This is an issue in Europe and around the world. Many people at the Brussels Economic Forum believed this contributes to the rise of the far-right.
In the EU the top 20% of the population with the highest national net disposable incomes accounted for at least one third of total income.
By contrast, the bottom 20% of the population with the lowest incomes accounted for less than one tenth of all income in 2017.
Economic growth is measured by the increase in Gross Domestic Product (GDP). It is calculated by taking the monetary value of all the final goods and services of an economy and comparing it to some time in the past. So for instance the EU economy grew by 2.4% in 2017 meaning the monetary value of all final goods and services went up by 2.4% over the course of the year.
In 2017 the EU economy grew by 2.4% - the fastest pace in a decade. Since then, growth has slowed to a more moderate rate: in 2018 GDP expanded by 1.9%. This year the EU economy is expected to slow down to 1.4% growth but could pick up next year to 1.6%.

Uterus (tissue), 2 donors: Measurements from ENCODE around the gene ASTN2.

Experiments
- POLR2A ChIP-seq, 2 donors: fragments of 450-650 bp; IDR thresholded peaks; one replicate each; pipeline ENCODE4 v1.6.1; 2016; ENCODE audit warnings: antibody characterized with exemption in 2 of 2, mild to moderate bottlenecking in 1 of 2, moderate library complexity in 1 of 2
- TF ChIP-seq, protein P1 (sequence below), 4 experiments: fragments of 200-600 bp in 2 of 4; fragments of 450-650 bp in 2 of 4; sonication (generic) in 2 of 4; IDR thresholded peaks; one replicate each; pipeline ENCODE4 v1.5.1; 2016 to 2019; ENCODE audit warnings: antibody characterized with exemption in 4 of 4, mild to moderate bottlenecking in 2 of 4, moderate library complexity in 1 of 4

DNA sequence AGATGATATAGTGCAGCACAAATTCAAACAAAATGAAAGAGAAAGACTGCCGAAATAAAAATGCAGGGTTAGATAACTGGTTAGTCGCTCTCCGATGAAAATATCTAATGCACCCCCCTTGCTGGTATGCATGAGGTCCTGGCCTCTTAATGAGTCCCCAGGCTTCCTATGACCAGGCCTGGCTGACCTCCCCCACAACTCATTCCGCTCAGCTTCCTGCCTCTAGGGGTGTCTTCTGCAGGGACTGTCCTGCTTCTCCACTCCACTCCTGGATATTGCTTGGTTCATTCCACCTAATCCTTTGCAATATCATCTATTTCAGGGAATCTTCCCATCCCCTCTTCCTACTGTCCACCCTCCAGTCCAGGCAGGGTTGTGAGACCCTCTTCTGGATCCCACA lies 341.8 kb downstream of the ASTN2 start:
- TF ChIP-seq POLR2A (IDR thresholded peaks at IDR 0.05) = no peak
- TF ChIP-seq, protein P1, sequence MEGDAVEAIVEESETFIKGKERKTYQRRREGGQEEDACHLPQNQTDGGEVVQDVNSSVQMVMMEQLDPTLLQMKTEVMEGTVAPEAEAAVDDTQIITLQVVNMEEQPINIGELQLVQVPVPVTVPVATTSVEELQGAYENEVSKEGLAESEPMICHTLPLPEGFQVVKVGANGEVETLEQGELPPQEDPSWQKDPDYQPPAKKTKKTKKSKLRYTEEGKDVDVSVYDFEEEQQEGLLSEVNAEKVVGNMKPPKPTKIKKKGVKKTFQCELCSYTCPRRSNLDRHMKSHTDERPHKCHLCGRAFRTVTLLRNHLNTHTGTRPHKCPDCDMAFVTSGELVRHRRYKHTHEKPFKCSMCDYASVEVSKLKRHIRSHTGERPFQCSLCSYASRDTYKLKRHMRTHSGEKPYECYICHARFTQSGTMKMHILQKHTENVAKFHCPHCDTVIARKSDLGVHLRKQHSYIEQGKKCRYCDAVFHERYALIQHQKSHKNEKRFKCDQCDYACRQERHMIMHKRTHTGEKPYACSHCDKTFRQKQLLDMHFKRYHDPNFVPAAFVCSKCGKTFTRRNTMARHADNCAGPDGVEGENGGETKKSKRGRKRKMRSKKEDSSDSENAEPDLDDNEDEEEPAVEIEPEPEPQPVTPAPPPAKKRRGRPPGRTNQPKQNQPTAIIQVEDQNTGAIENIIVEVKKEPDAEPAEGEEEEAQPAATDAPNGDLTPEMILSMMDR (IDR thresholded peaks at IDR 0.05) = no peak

Economic growth is a necessary part of maintaining a healthy economy that improves the lives of its inhabitants. But many policymakers argue there should be less focus on it because it does not account for inequality - meaning the economic welfare of the majority of people could be getting worse while the economy grows.
The European Commission proposed an EU budget of €168.3 billion for 2020. With a focus on smart and inclusive growth.
21% of the overall budget will go to tackle climate change. This aligns with the ambitious target of spending 20% of the EU's current long-term budget on activities that address climate change.